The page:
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Antibiotics - The Killer Drug
by Yvette Barnett

Imagining March 3rd, 2010

As we entered the new millennium full of hope and optimism for the future, we saw the warning signs but chose to ignore them. The dawn of the new millennium was to be the beginning of a new and much improved era. But scientists were already sounding alarm bells that our misuse of antibiotics in the 20th Century would result in problems for the future. We ignored those signals and today we are paying the price.

As this year’s bout of influenza reaches epidemic proportions, the Government has issued an official quarantine announcement.

‘No person shall after 12 hours after the publication of this notice be permitted to enter into or leave their respective counties on any rail network, by road or in any manner whatsoever by any conveyance, on foot or otherwise without first obtaining a permit from their local health department.’

The government authorities have today closed all schools and forbidden all public meetings and gatherings, including funerals, in an attempt to isolate the epidemic. Spanish flu, also known as the ‘Spanish Lady’ is believed to have reached our shores via the increased number of holidaymakers that have visited Spain over the recent winter months. The Costa resorts in Spain have been making a comeback as the most popular European holiday destinations. They are cheap, cheerful and only a two hour flight away. But it seems that as a nation, we are now paying the price for people’s winter sojourns.

The repercussions of this disease are not just stopping at killing our loved ones. The ramifications stretch much further. Today, the Government has issued a statement that the Euro is at its all time lowest value since it was introduced. Productivity has reached a virtual standstill, the workforce is on sick leave in record numbers and has today reached the 30 million mark.

In a short time the influenza virus has made its way here and is killing people throughout Europe. More than 1.3 million people in Britain alone have died in the last two months and a further 20 million people are currently seriously ill, desperately fighting to stave off this killer flu.

Medical experts are ordering people to go straight to bed and stay quiet, eat plenty of nourishing food and try and maintain your strength to fight off the illness. There is no cure for influenza. The disease must run its course. Evidence seems to prove that this is a disease which is principally spread by human contact, for example by coughing, sneezing and spitting. It is therefore important that if you have any symptoms resembling the common cold, you should remain in your home until they have subsided.

Influenza weakens bodily resistance and there are grave warnings from the medical world that there is an increased danger of bronchitis and pneumonia developing. But we are today learning that there are an increasing number of reported cases of pulmonary tuberculosis which is attacking people whose immune system has been weakened by influenza. The country now offers the perfect condition to encourage the spread of tuberculosis, and this is where an even bigger danger lies.

As early as 1945 Sir Alexander Fleming who brought us penicillin, predicted that the more antibiotics people take or feed their animals, the faster bacteria will become resistant. But we didn’t heed this warning. Throughout the 1980's and 90's, rich people, and particularly women, throughout the world visited the doctor with minor ailments and were given antibiotics like children are handed out smarties. The more that people paid for medical care, the more antibiotics they were given. If the doctor had given them nothing, they would have simply gone elsewhere to a doctor who would.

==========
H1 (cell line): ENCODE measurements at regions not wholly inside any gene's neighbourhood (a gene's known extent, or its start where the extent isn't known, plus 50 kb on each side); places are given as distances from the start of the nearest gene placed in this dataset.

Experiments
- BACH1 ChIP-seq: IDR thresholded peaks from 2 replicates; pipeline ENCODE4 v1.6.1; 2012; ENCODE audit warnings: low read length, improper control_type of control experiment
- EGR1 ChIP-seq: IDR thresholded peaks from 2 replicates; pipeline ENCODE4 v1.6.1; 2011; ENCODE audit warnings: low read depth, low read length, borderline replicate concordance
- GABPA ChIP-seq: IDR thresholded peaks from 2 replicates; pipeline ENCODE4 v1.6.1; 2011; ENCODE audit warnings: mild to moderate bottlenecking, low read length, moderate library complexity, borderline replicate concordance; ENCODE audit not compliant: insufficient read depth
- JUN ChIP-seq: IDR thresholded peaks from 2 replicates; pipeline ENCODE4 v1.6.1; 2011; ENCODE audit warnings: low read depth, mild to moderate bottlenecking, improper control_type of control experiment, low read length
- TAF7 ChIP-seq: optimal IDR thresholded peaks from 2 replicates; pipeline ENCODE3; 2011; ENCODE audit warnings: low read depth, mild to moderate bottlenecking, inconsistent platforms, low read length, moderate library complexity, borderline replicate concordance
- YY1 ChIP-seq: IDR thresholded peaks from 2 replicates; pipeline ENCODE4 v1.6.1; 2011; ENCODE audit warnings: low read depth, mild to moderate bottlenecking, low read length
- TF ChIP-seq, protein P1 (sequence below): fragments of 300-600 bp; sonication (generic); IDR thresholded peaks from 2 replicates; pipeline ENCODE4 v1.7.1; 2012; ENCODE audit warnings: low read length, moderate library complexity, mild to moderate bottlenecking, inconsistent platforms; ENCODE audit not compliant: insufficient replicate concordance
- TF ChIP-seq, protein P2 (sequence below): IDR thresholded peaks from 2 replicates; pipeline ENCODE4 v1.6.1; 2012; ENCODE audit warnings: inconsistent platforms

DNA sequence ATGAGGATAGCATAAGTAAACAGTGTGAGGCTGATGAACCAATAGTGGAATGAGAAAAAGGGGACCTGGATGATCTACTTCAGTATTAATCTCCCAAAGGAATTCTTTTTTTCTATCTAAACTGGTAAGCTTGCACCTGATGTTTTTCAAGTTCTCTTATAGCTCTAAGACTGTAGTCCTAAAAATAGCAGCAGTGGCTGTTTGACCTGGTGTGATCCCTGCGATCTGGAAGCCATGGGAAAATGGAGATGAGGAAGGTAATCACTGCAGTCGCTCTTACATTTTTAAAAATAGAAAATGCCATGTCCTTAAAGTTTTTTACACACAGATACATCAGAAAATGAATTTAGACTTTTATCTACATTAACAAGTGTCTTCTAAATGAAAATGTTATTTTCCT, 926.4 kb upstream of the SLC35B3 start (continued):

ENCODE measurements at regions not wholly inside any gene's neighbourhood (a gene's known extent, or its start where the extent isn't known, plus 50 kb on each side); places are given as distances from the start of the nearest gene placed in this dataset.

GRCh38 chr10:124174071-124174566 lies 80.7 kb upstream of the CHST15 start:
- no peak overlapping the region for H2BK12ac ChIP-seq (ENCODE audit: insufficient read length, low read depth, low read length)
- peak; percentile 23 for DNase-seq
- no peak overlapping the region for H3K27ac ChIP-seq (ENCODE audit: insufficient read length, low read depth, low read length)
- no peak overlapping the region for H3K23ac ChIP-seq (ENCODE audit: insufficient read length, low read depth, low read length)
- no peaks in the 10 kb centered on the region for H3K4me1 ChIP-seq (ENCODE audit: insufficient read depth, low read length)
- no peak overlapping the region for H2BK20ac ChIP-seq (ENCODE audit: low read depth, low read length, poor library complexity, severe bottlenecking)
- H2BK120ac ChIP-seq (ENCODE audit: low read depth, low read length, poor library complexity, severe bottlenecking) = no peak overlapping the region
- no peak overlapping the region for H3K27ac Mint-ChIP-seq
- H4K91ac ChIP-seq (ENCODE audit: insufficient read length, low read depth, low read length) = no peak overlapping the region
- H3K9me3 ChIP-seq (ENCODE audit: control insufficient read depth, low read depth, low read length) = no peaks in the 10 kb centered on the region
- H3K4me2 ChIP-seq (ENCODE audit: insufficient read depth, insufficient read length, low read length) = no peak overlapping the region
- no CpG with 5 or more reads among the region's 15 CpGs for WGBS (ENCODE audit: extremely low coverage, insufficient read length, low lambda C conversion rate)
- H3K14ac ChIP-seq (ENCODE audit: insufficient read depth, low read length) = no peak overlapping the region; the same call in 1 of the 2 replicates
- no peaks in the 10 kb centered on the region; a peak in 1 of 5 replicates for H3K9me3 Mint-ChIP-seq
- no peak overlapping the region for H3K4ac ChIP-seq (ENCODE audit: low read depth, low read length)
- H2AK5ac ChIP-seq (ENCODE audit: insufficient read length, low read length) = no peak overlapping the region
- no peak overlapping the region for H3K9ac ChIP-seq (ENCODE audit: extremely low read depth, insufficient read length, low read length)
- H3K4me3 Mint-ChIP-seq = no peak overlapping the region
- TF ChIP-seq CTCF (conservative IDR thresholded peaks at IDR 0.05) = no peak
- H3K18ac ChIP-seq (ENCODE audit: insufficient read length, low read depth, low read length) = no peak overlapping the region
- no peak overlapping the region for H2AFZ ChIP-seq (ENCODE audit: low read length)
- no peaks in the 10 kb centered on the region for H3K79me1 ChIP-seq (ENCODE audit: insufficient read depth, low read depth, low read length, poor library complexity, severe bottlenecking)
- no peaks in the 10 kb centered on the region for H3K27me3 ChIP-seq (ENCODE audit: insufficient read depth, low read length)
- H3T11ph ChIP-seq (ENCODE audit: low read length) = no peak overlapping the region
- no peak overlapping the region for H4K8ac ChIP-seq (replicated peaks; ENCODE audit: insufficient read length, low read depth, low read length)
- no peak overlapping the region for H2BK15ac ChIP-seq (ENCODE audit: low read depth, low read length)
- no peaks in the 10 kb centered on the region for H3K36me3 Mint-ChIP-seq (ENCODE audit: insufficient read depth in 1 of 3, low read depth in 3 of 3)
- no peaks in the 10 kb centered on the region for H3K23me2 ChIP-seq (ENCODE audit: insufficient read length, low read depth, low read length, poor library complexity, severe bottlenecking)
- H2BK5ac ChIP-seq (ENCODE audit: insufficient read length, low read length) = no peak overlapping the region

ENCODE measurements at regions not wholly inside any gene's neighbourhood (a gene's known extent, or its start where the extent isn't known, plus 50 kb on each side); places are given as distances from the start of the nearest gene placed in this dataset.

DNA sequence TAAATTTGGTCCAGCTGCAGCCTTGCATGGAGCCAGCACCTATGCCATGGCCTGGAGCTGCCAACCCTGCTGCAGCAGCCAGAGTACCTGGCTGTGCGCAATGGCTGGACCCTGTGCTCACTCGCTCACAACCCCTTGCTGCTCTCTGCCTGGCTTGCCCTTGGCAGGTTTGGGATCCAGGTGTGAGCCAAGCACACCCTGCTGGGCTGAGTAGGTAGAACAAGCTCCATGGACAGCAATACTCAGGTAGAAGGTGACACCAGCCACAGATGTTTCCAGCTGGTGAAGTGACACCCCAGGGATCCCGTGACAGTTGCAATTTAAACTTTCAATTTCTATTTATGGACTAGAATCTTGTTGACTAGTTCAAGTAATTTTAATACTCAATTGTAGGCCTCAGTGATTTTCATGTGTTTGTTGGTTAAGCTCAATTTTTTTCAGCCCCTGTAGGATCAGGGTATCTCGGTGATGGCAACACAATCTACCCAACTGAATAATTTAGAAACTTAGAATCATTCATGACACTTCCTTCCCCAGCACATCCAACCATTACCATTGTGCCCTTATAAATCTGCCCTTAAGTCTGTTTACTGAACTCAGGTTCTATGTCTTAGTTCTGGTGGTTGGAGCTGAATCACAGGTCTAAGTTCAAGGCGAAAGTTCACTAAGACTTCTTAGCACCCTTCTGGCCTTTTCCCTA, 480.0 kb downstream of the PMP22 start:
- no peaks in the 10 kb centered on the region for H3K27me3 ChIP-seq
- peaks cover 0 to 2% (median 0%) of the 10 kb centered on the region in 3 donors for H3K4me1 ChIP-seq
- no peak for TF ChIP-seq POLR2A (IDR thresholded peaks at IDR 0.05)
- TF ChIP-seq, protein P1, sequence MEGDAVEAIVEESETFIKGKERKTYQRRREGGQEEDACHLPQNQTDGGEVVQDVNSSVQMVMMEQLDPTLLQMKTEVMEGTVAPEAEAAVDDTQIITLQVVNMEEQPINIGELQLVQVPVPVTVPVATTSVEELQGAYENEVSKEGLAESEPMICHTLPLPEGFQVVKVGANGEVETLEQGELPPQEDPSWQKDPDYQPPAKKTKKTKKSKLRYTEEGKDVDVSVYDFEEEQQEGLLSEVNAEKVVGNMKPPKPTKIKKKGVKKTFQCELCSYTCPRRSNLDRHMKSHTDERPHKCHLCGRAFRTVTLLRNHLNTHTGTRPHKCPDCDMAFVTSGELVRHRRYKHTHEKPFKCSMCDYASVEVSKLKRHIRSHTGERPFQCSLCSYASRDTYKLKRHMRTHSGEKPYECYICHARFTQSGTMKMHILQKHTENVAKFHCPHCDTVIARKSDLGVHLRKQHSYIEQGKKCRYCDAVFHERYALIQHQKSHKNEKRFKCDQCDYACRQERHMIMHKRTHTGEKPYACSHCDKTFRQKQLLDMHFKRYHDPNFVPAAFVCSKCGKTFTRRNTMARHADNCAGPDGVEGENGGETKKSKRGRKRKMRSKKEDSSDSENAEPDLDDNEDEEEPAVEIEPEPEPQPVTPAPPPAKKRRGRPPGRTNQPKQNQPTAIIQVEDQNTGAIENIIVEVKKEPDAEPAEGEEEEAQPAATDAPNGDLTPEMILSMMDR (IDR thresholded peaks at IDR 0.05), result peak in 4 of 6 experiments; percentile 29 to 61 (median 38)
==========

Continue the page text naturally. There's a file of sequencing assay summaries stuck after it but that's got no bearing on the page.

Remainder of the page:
But when one person takes an antibiotic, it is not just an act of an individual seeking a cure from infection, instead it is a social act that stimulates resistance to the whole world of bacteria which implicates us all. It affects everybody and not just the individual who took the pill. Of course we need the drugs, surgery would be impossible without them and people would have died anyway. But the drug has its limitations, as we are now learning at our cost.

Antibiotics were never intended to be given for viruses; they were always known not to be effective against them. Antibiotics were intended to be used to fight infection. In the United States of America in the year 2000, one third of all antibiotics were mis-prescribed. They were administered for viral infections against which they were powerless. Today we are paying the price of the recklessness of our predecessors.

In Britain it was always a slightly different story. As a nation we only accounted for 4% of the world’s antibiotic consumption. This was due to the fact that we had at that time a National Health Service, controlled by Government spending, and whilst there was medical treatment offered free to everyone, there were certainly far fewer antibiotics handed out than in the private medical sector, where people effectively paid for that ‘luxury.’ Britain was a stark contrast to other countries. For example in the USA, Japan and Spain, antibiotics were sold over the counter in pharmacies without the necessity of prescriptions signed by doctors and the rich took them like common aspirin.

So today why do we have no effective antibiotics that are able to fight the bacteria that surround us? There are many reasons. The most fundamental is that ever since scientists invented antibiotics, the bugs they were designed to combat have been one step ahead of the game. Their introduction has lulled two generations into a false sense of security, people believing that there will always be pills to fight any infection we get. However, unless humans develop a solid immunity to bacteria, our ability to treat infections will always be doomed to failure, just as it is right now. We are now living in an era where the bugs are winning, and people are dying because of it.